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Low Alcohol Beer b/c of Liver Disease

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Zedition

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I'm looking for insight into brewing low-alcohol beer. I've been brewing on and off for a couple of decades, so I know my way around both syrup and all-grain brewing, but I'm no expert by any means. I started brewing because in the early 90's, in central Iowa, you could only buy crappy beer. I like the taste of beer, real beer, German purity law big-taste beers. Not anything that would ever qualify as "lite".

And then my quandary. I've got a rare, genetic liver disease. Had it for years, but it's moved from "not good" to "bad" lately. My liver functions, it's not what could be called healthy, but putting a half-dozen 8% maibocks through it in one night would be a very bad idea.

So I'm trying to figure out how to get big-beer taste, without 5%+ alcohol contents. I've tried some tinkering with basic recipes, to little success. Boiling ethanol out of beer seriously damages it's taste as well. Most of the commercial NA beers seem to be crafted by adding back sugars (syrups) and vacuum boiling at a much lower temperature than 174F.

Any ideas on how to get good tasting big-beers, with low alcohol contents?
 
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I know this is the answer you are expecting, and not wanting to hear, but if I was in your shoes I'd get into something else altogether.

So, that out of the way, maybe you can mess around with pepper beers. That hotness can make up for a lack of alcohol.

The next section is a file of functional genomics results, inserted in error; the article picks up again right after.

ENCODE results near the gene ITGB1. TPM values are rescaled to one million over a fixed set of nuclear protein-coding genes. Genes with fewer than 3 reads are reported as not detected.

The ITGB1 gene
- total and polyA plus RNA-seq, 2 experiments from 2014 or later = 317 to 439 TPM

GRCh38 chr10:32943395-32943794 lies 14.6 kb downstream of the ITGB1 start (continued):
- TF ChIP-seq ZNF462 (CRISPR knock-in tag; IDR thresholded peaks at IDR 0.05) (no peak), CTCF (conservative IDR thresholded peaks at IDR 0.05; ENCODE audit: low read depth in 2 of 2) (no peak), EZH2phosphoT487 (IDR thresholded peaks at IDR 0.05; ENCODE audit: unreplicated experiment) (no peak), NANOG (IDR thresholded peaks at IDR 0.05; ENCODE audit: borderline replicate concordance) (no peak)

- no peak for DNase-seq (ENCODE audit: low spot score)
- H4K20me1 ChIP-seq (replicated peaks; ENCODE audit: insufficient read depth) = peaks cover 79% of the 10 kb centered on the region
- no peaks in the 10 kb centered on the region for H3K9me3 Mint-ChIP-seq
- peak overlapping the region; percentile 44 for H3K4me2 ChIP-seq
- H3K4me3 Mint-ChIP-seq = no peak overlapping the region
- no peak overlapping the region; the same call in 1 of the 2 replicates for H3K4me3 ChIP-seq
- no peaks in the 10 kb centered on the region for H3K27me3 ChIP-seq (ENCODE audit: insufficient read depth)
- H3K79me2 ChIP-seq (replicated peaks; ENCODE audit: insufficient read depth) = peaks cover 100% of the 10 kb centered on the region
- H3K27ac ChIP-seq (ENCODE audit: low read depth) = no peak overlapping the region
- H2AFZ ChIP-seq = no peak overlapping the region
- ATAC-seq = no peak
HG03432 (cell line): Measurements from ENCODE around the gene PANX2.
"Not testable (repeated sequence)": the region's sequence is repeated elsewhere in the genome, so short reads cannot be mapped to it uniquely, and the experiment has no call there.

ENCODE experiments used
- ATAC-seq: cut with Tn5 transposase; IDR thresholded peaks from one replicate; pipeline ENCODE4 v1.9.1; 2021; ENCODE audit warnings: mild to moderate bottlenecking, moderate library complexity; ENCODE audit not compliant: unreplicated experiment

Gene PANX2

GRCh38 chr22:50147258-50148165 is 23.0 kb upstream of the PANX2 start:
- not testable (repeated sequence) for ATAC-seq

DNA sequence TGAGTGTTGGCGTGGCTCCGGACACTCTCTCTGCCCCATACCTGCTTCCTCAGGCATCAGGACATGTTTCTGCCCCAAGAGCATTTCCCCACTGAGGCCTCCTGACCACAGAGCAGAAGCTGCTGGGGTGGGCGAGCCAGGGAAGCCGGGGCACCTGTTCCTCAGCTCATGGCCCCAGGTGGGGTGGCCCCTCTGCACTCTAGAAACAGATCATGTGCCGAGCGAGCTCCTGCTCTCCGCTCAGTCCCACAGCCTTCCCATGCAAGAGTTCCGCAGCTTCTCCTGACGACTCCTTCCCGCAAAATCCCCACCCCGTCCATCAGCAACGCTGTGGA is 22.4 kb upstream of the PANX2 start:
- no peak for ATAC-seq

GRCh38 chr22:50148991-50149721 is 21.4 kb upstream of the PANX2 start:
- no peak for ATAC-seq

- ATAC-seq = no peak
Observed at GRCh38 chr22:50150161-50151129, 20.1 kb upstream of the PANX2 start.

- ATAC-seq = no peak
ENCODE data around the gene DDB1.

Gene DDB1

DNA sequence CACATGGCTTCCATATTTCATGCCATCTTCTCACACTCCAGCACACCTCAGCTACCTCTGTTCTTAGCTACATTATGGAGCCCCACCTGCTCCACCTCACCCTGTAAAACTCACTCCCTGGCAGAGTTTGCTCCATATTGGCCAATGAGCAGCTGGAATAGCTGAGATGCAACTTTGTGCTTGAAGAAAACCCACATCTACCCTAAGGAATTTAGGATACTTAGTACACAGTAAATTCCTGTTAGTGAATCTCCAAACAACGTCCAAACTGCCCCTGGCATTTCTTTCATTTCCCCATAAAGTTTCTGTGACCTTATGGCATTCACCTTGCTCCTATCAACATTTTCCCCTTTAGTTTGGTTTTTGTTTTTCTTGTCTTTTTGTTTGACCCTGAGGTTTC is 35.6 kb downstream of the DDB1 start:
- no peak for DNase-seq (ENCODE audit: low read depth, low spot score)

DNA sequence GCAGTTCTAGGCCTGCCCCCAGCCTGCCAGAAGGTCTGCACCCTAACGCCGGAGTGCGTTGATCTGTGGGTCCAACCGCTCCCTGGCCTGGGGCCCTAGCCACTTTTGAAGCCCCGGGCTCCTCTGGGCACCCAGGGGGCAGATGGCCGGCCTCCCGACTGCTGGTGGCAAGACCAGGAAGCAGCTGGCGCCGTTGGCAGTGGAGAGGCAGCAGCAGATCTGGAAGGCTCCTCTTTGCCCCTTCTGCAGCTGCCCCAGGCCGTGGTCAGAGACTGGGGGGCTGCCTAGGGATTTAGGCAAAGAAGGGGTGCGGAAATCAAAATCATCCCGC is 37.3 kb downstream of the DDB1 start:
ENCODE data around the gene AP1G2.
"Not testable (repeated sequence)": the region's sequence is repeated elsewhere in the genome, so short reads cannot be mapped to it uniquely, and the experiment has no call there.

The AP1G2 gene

KAMMEE

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I wonder if you could try using a bunch of steeping grains that won't really add to the alcohol but would give you the body you're looking for. I know some of the crystal malt sugars won't ferment if you steep them appropriately. The key is to keep the starches from converting so the yeast won't work on them. Thats the only thing I can think of, otherwise you're looking at just brewing some really weak beer which will end up tasting more like hop tea than beer...
 

JNye

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dude, quit drinking. what has your doctor told you on the subject?
I'm pretty sure there comes a day when all of us have to throw in the towel or go for broke, me, I'll quit.
 

KyleWolf

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for all grain it would be simple enough to just mash a smaller grain bill at a really high temp to end at a high gravity for bigger body. For extract brewing, it maybe as simple at not letting primary go though full fermentation.

Otherwise...I am very apologetic, but I have to kinda agree with JNye, but if it was me...I know I would probably do everything I could do to not stop either.